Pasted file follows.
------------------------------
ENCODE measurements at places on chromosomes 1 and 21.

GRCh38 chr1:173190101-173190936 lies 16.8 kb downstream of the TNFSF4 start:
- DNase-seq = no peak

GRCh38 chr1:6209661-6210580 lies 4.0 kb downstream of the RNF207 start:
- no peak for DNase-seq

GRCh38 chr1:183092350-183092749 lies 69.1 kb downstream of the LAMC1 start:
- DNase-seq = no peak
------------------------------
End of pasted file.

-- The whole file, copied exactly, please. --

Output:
ENCODE measurements at places on chromosomes 1 and 21.

GRCh38 chr1:173190101-173190936 lies 16.8 kb downstream of the TNFSF4 start:
- DNase-seq = no peak

GRCh38 chr1:6209661-6210580 lies 4.0 kb downstream of the RNF207 start:
- no peak for DNase-seq

GRCh38 chr1:183092350-183092749 lies 69.1 kb downstream of the LAMC1 start:
- DNase-seq = no peak